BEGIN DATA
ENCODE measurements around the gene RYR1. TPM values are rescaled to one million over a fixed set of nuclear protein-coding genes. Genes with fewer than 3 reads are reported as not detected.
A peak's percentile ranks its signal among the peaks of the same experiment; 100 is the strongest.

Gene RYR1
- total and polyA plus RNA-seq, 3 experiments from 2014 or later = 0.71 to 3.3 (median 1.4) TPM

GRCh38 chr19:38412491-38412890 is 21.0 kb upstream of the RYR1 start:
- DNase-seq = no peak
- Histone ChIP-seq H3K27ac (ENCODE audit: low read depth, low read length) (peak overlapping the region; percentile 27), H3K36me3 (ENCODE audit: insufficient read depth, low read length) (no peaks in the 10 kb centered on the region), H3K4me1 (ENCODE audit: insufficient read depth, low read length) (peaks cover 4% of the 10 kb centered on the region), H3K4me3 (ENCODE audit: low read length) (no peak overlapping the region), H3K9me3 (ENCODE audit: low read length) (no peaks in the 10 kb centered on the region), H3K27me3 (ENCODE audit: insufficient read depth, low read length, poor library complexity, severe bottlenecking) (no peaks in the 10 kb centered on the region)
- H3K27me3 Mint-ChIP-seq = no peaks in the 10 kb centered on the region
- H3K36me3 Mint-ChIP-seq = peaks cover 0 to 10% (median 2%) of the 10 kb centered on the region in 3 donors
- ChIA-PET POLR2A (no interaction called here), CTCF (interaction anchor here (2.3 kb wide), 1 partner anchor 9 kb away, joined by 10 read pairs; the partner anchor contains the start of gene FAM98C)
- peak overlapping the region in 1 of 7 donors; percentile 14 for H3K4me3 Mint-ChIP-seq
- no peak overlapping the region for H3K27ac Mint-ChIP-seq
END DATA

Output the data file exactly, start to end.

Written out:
ENCODE measurements around the gene RYR1. TPM values are rescaled to one million over a fixed set of nuclear protein-coding genes. Genes with fewer than 3 reads are reported as not detected.
A peak's percentile ranks its signal among the peaks of the same experiment; 100 is the strongest.

Gene RYR1
- total and polyA plus RNA-seq, 3 experiments from 2014 or later = 0.71 to 3.3 (median 1.4) TPM

GRCh38 chr19:38412491-38412890 is 21.0 kb upstream of the RYR1 start:
- DNase-seq = no peak
- Histone ChIP-seq H3K27ac (ENCODE audit: low read depth, low read length) (peak overlapping the region; percentile 27), H3K36me3 (ENCODE audit: insufficient read depth, low read length) (no peaks in the 10 kb centered on the region), H3K4me1 (ENCODE audit: insufficient read depth, low read length) (peaks cover 4% of the 10 kb centered on the region), H3K4me3 (ENCODE audit: low read length) (no peak overlapping the region), H3K9me3 (ENCODE audit: low read length) (no peaks in the 10 kb centered on the region), H3K27me3 (ENCODE audit: insufficient read depth, low read length, poor library complexity, severe bottlenecking) (no peaks in the 10 kb centered on the region)
- H3K27me3 Mint-ChIP-seq = no peaks in the 10 kb centered on the region
- H3K36me3 Mint-ChIP-seq = peaks cover 0 to 10% (median 2%) of the 10 kb centered on the region in 3 donors
- ChIA-PET POLR2A (no interaction called here), CTCF (interaction anchor here (2.3 kb wide), 1 partner anchor 9 kb away, joined by 10 read pairs; the partner anchor contains the start of gene FAM98C)
- peak overlapping the region in 1 of 7 donors; percentile 14 for H3K4me3 Mint-ChIP-seq
- no peak overlapping the region for H3K27ac Mint-ChIP-seq